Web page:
The owners of care homes and residential homes for elderly people like to adorn their promotional material with photos of bright-eyed, smiling, carefree people in the twilight of their years. No sign of arthritic knees or failing memories, of stiffening joints or nervousness about venturing out anywhere after dark.
Such however is the reality experienced by Mrs Palfrey who, eschewing nursing homes, has moved into the Claremont Hotel in west Lonon for what she knows will the the final stage of her life.
She realised that she never walked now without knowing what she was doing and and concentrating upon it; once, walking had been like breathing, something unheeded. The disaster of being old was in not felng safe to venture anywhere, of seeing freedom put out of her reach.
Set in the early 1970s, Mrs Palfrey at the Claremont is the story of how a woman whose whole life has been an exercise in saving face and stiffening ones back. Having skilfully navigated the trials of life as the wife of a colonial administrator in Burma, she is now a widow of ‘comfortable’ means but not wealthy in need of somewhere to live other than her daughter’s home.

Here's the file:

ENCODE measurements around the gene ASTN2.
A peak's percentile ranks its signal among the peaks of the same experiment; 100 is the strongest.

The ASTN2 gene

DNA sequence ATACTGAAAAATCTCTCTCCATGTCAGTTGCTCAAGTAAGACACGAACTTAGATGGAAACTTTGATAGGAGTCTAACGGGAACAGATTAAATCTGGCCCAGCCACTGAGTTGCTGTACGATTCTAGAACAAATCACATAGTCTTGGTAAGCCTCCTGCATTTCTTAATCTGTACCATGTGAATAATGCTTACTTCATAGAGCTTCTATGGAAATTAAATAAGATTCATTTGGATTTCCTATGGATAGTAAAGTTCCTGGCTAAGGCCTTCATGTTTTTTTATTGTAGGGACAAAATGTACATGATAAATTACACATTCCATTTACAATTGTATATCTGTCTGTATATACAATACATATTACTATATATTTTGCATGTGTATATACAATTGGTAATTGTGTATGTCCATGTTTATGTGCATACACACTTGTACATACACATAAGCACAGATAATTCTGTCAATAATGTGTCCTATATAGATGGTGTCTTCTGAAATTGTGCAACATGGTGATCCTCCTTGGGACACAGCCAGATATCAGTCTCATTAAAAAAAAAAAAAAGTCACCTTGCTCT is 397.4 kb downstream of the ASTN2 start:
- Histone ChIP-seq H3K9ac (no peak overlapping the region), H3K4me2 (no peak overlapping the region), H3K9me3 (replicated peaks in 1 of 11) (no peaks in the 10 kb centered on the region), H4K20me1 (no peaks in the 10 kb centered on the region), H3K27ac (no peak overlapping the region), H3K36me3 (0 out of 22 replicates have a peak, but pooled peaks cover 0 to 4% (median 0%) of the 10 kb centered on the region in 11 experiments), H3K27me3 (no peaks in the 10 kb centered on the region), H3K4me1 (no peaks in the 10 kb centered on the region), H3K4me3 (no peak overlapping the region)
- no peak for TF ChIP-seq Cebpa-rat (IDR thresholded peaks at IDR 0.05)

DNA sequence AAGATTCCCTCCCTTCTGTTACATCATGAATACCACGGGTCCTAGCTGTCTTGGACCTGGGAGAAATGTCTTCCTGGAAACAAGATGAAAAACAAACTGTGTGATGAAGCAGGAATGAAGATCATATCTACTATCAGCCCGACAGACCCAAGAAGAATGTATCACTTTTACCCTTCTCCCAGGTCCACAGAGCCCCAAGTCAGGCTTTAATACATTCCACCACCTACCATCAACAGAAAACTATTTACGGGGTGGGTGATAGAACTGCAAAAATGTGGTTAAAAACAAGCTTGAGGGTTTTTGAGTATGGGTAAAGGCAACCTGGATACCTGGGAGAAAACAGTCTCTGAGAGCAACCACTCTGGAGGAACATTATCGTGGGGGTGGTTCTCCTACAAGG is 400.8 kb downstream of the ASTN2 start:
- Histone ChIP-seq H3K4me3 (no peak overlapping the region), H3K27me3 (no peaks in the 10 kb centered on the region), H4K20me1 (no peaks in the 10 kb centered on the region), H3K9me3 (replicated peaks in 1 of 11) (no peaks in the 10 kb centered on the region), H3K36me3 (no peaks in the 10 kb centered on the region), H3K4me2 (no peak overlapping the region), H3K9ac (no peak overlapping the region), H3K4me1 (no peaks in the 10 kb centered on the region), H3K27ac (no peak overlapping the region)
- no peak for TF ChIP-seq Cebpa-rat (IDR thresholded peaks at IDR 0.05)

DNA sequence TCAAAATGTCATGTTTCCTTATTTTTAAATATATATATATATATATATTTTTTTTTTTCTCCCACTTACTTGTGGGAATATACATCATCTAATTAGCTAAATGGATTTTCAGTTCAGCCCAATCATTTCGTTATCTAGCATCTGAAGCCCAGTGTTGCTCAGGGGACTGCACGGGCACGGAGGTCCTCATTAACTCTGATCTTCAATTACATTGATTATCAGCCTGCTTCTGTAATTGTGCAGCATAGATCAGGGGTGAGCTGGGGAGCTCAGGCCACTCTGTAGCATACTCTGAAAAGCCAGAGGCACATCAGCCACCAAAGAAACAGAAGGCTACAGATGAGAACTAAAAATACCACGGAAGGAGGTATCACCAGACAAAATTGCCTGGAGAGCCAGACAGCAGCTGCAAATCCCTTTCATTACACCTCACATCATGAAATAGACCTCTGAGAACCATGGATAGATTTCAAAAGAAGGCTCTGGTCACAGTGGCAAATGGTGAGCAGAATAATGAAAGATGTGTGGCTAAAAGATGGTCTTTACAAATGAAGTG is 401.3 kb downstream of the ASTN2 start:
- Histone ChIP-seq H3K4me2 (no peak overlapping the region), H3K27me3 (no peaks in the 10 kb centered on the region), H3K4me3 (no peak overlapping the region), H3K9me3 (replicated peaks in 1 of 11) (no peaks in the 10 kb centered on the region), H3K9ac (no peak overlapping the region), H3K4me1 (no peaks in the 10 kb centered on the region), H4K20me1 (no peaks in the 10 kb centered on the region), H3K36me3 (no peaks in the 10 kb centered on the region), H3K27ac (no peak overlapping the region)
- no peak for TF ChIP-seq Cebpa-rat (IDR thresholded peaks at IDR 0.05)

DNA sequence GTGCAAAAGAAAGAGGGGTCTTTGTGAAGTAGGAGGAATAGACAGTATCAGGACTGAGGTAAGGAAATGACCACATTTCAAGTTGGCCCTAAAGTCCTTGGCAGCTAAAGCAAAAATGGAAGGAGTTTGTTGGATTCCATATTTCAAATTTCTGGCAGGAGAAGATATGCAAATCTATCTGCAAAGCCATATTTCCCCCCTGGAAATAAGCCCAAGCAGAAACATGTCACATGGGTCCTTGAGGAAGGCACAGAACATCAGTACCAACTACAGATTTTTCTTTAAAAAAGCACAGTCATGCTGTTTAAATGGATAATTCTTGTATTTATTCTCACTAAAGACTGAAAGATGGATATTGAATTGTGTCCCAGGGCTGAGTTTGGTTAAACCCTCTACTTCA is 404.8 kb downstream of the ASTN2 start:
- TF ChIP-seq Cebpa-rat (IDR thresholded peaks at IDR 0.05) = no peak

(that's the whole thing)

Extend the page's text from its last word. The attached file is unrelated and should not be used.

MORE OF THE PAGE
The somewhat frayed decor of the Claremont with its assortment of similarly displaced guests, tests her resilience to the limit. Mrs Palfrey cannot even take comfort from visitors since her daughter lives too far away in Scotland and grandson Desmond has never been much good at keeping in touch.
To her rescue comes a young, down-at-heel writer called Ludo, who acts the Good Samaritan when Mrs Palfrey trips while out walking. She hits on the idea of pretending that he is really her grandson Desmond. Attracted by the adventure of the deceit, and the chance it gives him to conduct research for his book, Ludo agrees to play along.
It’s a device which provides scope for the kind of comedy that derives from mistaken identities and misunderstandings. But Taylor blends the comic touch with insightful reflections on the nature of old age.
It was hard work being old. It was like being a baby, in reverse. Every day for an infant means some new little thing; every day for the old means nothing, sequences become muddled, and faces blurred. Both infancy and age are tiring times.
Taylor handles the subject of old age sympathetically but still maintains an ironic detachment about the old folk in The Claremont and the different ways in which they respond to loneliness, financial worries and failing health. Taylor perfectly captures their foibles, their insistence on routine and fascination with other people’s lives.
Each of these residents deals with the situation in their own way – from Mrs Arbuthnot whose ‘ears sharpened by malice’ to Mrs Burton who finds solace at the bottom of a glass to Mr Osborne who voices an opinion on everything and bores everyone with his pointless stories.
I had hesitated to read this novel having been underwhelmed by my first and only Elizabeth Taylor work (A Wreath of Roses). But in an interview on the Guardian book podcast, the comedian David Badziel raved about it so much I decided to give it a go. I’m so glad I did.